Good Is The Biggest Enemy Of Great, Part Two

At the October Executive Development Forum I brought
together three CEOs to share thoughts and war stories relating to
business.  They were Nancy Matijasich – Manifest Corp; Tom Bell – Bell Haun Systems; and David Bianconi – Progressive Medical.  I’m going to bullet point some important points from the session.

  • Cash is King!: Get to know the accounts payable people they can be very helpful in getting you paid in a timely manner.  Manifest Corp ran on cashflow only until they were $3.5 million in sales.
  • Remember you are the vendors clients.  It is a two way street.  It is to their benefit to keep you as a customer. 
  • Everything is negotiable.  Ask for extended terms, early payments from clients, offer discounts for cash payments, etc.
  • Go to the banks when you don’t need the cash.
  • Learn from the mistakes of others because you won’t have enough time to make them all yourself.
  • Find good employees that match your culture.  Look for people that are high energy and passionate.
  • Hiring is a crap-shoot.  No matter how much due diligence you do up front you won’t know how someone will perform until they are on staff.
  • Expect production. 
  • Work hard, play hard.
  • Allow top producers more freedom.

Good Is The Biggest Enemy Of Great, Part One

At the October Executive Development Forum I brought together three CEOs to share thoughts and war stories relating to business.  They were Nancy Matijasich –  Manifest Corp; Tom Bell – Bell Haun Systems; and David Bianconi – Progressive Medical.  I’m going to bullet point some important points from the session.

  • Good is great’s #1 enemy.  Knowing this will change the way you do business.  If you are constantly looking to go to the next level you will be more likely to see the trends that will impact your business and take advantage of the opportunities that present themselves.
  • Don’t "over plan".  Develop a six to 12 month plan and a 90 day plan.  Continually compare your plan to actual and make adjustments.
  • Plan for failure.  Do your projections then cut revenue in half and double the expenses.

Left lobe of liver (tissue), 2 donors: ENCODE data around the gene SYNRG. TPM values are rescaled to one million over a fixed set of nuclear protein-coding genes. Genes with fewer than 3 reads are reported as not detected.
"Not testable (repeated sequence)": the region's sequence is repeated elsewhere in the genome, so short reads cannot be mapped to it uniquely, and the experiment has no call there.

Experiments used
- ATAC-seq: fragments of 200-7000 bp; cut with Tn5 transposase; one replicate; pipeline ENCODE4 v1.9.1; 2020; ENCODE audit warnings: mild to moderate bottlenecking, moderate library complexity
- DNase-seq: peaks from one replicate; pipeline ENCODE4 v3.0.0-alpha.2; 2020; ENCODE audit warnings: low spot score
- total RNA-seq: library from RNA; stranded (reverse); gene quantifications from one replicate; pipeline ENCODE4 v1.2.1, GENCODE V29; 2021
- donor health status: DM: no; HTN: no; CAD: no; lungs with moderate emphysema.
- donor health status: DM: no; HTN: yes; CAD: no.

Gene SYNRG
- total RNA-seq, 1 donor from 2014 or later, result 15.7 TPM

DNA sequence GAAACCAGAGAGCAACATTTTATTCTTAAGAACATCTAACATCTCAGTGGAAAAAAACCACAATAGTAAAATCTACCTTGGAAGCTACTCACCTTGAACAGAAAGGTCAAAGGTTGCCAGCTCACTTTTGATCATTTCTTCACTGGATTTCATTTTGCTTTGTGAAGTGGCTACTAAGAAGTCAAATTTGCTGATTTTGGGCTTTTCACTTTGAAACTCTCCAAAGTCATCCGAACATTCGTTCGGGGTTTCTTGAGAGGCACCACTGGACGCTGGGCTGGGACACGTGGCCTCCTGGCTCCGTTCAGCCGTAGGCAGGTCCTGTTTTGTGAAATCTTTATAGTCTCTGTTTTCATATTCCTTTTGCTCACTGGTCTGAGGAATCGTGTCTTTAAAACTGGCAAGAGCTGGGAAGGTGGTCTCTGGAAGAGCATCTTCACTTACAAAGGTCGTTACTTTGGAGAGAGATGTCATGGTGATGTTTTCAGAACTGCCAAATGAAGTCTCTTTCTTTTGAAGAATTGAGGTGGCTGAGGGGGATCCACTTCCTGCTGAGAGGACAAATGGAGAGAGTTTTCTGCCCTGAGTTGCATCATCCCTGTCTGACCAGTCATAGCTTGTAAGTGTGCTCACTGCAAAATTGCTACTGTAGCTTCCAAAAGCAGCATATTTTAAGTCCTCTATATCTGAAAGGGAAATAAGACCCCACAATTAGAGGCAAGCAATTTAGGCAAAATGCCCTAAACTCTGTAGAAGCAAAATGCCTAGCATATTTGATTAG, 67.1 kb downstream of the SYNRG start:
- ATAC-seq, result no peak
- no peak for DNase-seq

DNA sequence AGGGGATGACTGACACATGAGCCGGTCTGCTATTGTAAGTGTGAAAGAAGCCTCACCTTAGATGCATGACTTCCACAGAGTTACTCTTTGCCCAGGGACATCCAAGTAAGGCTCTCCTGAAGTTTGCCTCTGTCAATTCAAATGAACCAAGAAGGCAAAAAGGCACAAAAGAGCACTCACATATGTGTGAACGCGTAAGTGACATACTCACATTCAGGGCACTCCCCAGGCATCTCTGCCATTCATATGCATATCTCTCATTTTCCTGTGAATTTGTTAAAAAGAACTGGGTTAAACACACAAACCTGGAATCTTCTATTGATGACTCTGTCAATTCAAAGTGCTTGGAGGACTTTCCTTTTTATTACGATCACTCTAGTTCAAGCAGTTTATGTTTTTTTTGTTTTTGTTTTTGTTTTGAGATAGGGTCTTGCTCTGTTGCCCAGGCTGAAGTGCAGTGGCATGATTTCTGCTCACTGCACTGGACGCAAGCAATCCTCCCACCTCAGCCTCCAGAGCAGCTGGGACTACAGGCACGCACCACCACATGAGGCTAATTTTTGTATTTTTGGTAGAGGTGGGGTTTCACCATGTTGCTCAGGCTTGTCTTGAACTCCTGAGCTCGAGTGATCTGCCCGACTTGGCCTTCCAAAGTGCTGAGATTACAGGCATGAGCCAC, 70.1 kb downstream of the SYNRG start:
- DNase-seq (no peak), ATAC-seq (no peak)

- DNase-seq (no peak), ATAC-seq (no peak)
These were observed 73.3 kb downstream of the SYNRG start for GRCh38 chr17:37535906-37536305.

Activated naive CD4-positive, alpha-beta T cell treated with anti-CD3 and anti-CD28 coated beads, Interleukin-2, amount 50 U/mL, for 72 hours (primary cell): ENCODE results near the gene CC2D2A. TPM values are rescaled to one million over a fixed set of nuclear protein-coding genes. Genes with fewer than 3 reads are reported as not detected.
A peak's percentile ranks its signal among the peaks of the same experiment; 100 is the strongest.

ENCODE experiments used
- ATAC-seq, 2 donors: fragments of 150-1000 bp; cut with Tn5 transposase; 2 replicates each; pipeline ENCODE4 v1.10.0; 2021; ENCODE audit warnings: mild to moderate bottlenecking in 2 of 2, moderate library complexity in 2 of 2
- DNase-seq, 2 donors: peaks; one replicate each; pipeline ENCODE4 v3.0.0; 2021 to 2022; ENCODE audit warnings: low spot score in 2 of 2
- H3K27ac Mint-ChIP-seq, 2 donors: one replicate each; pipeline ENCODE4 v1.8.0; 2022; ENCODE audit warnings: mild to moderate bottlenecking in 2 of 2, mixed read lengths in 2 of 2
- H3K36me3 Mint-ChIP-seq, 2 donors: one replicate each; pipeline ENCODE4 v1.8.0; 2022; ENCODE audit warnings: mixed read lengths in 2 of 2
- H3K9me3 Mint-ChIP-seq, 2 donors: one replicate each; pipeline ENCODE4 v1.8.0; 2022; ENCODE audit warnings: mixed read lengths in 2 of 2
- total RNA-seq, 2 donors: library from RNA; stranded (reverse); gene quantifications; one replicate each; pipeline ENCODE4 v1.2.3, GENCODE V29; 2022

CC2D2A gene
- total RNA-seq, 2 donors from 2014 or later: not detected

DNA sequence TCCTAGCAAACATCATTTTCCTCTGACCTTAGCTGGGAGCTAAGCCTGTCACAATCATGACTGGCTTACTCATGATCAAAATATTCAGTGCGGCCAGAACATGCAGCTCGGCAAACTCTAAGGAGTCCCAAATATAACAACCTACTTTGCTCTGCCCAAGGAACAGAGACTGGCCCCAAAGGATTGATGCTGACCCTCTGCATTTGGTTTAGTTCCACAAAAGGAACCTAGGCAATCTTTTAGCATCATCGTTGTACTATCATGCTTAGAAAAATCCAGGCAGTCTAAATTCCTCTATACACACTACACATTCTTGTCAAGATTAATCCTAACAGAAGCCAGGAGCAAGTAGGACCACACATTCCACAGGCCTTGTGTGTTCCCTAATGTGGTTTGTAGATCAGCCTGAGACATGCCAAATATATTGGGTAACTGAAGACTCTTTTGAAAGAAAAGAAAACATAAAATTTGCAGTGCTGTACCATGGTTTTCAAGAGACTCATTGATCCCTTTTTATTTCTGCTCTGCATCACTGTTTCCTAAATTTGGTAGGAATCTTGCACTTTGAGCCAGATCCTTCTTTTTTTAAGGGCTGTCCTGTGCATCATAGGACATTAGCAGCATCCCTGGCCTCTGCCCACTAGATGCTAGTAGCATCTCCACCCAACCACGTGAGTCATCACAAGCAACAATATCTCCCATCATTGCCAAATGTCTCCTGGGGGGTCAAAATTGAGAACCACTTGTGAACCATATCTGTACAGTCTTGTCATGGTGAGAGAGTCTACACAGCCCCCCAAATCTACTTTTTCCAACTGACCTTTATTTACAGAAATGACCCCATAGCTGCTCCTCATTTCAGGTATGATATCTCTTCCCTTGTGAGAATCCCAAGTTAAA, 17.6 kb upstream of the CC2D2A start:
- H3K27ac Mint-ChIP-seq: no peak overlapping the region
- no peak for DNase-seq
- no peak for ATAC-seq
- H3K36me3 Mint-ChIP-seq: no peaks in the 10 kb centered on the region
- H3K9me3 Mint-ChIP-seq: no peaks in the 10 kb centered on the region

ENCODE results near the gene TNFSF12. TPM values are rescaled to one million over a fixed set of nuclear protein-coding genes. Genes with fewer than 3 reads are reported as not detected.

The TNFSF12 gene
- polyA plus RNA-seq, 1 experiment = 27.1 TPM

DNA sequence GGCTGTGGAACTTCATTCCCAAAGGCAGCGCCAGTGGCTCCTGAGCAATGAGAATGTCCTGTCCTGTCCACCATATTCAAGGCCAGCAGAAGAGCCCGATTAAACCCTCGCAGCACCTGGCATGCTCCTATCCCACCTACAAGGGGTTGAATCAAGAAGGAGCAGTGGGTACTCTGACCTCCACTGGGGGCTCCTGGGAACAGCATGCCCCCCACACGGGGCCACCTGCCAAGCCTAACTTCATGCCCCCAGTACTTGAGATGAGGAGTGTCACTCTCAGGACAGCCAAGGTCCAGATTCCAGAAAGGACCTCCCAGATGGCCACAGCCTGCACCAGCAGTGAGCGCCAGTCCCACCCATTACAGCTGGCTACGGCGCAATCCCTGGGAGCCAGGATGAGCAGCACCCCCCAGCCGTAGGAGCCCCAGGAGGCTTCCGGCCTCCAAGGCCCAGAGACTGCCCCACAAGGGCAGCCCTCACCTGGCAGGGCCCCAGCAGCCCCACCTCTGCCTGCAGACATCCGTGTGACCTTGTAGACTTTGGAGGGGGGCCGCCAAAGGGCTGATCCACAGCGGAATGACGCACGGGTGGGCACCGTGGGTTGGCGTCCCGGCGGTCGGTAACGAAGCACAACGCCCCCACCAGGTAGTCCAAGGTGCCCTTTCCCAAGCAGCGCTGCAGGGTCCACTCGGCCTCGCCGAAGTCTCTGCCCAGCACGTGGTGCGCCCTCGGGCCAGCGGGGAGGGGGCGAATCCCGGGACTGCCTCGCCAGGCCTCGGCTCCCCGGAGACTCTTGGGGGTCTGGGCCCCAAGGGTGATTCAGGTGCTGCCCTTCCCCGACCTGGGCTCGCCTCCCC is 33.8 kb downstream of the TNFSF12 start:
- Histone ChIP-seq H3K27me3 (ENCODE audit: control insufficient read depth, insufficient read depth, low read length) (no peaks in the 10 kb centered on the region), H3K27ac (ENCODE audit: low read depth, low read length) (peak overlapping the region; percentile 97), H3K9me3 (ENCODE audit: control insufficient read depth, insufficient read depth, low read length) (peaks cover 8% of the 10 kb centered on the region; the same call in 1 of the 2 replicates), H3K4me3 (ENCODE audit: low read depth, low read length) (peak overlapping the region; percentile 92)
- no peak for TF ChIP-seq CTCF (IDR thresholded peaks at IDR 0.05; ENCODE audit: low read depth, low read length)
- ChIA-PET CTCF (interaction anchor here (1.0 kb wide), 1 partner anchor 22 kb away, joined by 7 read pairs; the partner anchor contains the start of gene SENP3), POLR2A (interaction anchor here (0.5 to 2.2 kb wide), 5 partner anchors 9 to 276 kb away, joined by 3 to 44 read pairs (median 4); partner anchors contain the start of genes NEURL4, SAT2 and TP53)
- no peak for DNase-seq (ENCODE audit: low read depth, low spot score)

• Cash is King!  Companies don’t fail due to lack of sales, they run out of cash. 
  • Prioritize how you spend your cash…Government, employees, bills, owners.
  • You might think you have a great business idea but does anyone else?  Talk to potential customers and do your research.
  • Starting a business is an assault.  Know yourself and what you do.  Understand your business and manage it.
  • Focus!
  • Exist to serve your customers and the money will follow.
  • Don’t buy into your press clippings.  There is always someone out there looking to take your business.
  • Don’t hire to potential.
  • Love what you do and maintain the passion.
  • Know what not to do, not what to do.
  • Entrepreneurs are unique.  There are pressures you have to deal with and not everyone can handle it.
  • Know people will not talk to you when you are trying to make sales.

Art of the Start

I thought I’d give a plug to Guy Kawasaki’s book The Art of the Start.  It’s been out about a year now and it has gotten good press.  Guy was here and spoke at the Ohio Growth Summit back in June.  As a matter of fact he is pictured with me and Nick Warnock (who appeared on the first season of the Apprentice) on the left side of this site.  I’ve seen Guy speak several times and read most of his books.  Guy is an entertaining speaker and writer.  He has seen a lot since his early days at Apple in the Macintosh division.  The Art of the Start won’t be confused for a detailed text book but it contains good information for early stage entrepreneurs.  He does, however, hit the key points in starting a business, specifically a high growth business.  Many of his points are the same thing I tell people on a daily basis. 

His major thrust is to encourage entrepreneurs to build businesses and make meaning, don’t do it for the money.  I agree with this however don’t forget totally about the money.  When seeking to build an high growth business and seek investors it is important to show a solid business that is addressing a true need in the market.  Build a business that provides something people need and "will pay for".  That is the key…who is out there to buy your product and how will you get them to buy it.  If you can answer that you are on the right rack with your business.